“You shouldn’t be walking around on that broken toe.”

“What’s the worst that can happen? It turns black and falls off? I got eight more.”

[Big laugh.]

Lorre grins as he watches the monitor. Nine toes was math. Eight toes is weird, mysterious, sad, funny. The audience laughter rolls on a bit longer than you might expect and you sense that some are giving the writers an appreciative nod — Oh, I see what you did there.

The next scene has the stars re-creating a driving scene that was previously shot on a greenscreen stage without the audience. Using only chairs and a prop steering wheel, they re-enact the scene so producers can capture the audience’s laughter. It would be easier to add canned laughs into the footage, but Lorre says “that’s cheating.”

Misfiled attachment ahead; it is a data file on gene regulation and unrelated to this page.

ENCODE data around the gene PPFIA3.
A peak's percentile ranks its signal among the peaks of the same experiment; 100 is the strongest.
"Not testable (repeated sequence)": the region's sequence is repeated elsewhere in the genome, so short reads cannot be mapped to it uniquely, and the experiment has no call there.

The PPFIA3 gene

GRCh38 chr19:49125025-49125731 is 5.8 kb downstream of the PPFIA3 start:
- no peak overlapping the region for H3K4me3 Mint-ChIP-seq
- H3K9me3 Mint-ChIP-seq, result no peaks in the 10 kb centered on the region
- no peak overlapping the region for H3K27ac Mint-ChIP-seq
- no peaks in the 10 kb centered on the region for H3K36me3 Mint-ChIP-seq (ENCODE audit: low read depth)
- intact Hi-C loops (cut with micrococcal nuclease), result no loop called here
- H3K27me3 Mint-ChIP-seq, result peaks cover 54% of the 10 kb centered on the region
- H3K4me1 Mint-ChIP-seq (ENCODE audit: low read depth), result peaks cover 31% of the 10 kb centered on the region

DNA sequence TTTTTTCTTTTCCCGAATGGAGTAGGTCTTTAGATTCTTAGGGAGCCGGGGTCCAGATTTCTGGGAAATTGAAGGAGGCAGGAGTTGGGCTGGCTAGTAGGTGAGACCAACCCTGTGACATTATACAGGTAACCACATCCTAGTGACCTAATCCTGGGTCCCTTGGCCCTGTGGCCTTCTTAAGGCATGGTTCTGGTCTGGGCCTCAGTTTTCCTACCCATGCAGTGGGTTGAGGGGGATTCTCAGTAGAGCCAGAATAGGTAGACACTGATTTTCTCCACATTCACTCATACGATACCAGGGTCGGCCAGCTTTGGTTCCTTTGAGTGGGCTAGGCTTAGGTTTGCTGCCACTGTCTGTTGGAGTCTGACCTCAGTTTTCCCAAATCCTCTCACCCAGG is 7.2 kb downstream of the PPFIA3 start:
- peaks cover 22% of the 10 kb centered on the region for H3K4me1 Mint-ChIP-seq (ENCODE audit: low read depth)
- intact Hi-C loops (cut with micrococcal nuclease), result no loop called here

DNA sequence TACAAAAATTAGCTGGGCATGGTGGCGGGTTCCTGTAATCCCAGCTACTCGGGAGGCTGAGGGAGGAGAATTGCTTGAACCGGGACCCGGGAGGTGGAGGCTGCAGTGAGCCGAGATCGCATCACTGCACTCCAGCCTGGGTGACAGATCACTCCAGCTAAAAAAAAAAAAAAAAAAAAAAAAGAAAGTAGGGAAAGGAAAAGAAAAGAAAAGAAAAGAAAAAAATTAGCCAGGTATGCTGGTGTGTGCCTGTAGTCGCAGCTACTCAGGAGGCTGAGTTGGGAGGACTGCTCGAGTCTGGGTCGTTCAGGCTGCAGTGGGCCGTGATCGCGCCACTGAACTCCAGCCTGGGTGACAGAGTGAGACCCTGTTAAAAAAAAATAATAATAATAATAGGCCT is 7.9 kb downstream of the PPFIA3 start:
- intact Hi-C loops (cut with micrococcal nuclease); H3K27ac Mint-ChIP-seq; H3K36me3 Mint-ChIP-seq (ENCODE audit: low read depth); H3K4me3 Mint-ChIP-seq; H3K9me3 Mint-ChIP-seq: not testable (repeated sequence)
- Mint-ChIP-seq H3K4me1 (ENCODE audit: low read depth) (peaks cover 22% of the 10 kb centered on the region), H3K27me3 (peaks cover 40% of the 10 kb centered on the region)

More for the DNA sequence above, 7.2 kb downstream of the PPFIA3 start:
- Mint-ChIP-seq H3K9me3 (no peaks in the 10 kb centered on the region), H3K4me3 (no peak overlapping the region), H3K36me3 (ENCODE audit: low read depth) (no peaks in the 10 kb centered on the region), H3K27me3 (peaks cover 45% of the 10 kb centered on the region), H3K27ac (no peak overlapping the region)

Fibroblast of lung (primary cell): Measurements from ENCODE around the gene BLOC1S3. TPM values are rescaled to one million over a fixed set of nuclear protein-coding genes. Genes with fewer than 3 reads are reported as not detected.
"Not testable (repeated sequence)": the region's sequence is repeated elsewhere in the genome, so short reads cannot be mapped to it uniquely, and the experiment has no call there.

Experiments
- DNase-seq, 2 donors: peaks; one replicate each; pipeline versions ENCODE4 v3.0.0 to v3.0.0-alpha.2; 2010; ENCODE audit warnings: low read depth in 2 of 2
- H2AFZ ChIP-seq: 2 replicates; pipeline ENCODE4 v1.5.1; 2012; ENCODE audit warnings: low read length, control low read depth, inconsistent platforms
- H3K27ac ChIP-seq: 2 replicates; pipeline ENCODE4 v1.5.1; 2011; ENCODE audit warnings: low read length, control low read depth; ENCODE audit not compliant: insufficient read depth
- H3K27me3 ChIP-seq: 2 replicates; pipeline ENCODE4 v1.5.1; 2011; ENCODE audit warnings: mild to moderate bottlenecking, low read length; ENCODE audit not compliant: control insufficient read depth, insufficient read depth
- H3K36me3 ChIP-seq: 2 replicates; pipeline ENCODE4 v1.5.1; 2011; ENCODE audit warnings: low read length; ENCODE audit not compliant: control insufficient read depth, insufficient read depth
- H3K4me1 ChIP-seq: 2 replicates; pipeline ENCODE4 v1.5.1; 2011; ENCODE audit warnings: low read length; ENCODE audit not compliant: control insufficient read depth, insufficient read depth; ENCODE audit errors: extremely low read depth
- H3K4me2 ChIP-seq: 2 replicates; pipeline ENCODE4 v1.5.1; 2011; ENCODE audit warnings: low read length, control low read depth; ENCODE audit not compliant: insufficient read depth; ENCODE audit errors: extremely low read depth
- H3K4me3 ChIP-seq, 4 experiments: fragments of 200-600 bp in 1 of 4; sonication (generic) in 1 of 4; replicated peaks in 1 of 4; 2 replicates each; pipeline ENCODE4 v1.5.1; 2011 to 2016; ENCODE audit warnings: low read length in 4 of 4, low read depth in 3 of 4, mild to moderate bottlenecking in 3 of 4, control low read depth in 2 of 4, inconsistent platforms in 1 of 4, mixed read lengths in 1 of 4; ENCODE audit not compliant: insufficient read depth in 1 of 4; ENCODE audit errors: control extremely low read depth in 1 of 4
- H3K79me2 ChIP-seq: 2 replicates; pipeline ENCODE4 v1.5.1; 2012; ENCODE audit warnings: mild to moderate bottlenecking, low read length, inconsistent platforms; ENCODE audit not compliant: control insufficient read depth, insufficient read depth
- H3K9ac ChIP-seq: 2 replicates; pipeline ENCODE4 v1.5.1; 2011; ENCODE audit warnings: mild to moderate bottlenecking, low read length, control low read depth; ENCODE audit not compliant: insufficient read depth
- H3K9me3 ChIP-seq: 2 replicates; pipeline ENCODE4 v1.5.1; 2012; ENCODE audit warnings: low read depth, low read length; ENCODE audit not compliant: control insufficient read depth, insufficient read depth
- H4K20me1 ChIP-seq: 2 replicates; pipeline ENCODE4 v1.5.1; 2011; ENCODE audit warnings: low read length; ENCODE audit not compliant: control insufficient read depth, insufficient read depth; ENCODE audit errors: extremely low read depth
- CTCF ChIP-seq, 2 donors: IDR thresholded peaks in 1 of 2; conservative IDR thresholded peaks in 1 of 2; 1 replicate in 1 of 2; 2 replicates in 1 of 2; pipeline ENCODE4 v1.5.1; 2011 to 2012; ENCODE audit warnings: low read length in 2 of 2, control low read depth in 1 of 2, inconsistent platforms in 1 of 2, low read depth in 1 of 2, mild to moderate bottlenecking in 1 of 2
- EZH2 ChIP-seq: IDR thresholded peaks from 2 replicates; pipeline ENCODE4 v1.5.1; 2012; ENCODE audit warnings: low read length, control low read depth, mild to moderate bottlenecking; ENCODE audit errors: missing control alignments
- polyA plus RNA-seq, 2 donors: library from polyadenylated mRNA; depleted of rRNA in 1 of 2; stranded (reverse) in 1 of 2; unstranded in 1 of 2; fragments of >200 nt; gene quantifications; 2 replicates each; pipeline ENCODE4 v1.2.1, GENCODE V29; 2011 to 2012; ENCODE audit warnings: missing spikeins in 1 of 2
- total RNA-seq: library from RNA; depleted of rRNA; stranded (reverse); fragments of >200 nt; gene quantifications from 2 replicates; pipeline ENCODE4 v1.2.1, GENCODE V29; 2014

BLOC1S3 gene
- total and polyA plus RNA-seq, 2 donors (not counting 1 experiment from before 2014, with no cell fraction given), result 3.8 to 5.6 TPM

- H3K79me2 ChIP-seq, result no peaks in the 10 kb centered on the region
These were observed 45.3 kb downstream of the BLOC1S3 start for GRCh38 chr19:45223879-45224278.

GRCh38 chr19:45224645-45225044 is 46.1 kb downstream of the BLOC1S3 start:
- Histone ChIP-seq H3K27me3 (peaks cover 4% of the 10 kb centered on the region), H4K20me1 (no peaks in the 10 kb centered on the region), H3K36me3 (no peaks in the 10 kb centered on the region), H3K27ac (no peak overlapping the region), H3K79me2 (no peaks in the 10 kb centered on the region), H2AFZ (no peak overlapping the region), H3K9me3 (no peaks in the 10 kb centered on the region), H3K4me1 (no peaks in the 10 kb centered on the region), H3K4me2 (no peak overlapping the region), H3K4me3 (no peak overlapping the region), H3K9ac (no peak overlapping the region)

“Nobody likes to hear this, because it doesn’t make for a good story, but we mostly take laughs out because it steps on dialogue,” he says. 

Yet not one of his characters seem precisely to reflect Lorre’s personality. The saturated, sunny vaudevillian world of The Chuck Lorre Comedy seems more than a few degrees removed from the man who creates the content. Lorre doesn’t watch other TV comedies (they remind him too much of work) and prefers dramas and Jon Stewart’s Daily Show. Pressed if he is the type of person who would watch Men and Big Bang if they were not his own, Lorre says, “I’d like to think so — I’m ultimately putting on shows every week that I laugh at.”